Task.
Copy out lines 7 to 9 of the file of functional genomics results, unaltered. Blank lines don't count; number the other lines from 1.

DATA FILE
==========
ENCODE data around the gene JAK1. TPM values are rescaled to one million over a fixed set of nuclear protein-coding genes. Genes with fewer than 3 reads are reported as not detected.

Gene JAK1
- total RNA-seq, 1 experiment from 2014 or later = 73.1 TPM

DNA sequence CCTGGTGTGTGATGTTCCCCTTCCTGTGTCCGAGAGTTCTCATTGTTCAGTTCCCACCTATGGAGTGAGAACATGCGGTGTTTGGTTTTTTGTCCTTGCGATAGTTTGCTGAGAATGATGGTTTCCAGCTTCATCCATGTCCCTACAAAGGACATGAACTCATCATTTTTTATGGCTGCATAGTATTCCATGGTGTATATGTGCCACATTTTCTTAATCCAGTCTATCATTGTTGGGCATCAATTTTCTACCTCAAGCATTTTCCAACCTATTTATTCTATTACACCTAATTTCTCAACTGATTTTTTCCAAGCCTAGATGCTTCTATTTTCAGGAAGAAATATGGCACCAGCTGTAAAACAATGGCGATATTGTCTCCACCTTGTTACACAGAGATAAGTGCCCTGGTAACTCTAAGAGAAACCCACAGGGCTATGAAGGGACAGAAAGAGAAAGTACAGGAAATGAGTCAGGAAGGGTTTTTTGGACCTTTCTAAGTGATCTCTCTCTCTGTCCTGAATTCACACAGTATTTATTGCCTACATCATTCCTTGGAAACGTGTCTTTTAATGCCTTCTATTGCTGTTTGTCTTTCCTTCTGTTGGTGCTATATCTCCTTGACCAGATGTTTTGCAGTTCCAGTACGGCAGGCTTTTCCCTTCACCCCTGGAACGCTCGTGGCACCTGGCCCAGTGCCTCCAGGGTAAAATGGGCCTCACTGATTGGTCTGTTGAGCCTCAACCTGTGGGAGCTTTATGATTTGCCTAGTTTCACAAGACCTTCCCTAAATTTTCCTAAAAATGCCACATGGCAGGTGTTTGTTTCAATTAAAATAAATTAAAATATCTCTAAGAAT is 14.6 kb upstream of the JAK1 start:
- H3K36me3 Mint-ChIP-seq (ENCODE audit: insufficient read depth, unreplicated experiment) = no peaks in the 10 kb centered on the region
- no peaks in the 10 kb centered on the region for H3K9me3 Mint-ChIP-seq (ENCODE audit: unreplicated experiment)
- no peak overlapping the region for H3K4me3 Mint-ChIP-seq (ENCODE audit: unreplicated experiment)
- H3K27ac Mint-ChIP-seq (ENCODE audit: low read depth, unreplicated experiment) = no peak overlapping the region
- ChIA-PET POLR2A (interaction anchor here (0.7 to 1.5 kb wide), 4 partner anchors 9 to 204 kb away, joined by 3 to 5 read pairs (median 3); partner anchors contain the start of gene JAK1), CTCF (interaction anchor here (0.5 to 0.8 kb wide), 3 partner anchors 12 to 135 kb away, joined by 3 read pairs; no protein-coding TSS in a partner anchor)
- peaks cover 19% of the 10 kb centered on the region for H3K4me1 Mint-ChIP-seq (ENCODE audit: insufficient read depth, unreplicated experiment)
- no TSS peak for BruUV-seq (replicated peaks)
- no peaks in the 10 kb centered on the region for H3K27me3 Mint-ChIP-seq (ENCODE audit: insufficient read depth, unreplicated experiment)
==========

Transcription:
- no peak overlapping the region for H3K4me3 Mint-ChIP-seq (ENCODE audit: unreplicated experiment)
- H3K27ac Mint-ChIP-seq (ENCODE audit: low read depth, unreplicated experiment) = no peak overlapping the region
- ChIA-PET POLR2A (interaction anchor here (0.7 to 1.5 kb wide), 4 partner anchors 9 to 204 kb away, joined by 3 to 5 read pairs (median 3); partner anchors contain the start of gene JAK1), CTCF (interaction anchor here (0.5 to 0.8 kb wide), 3 partner anchors 12 to 135 kb away, joined by 3 read pairs; no protein-coding TSS in a partner anchor)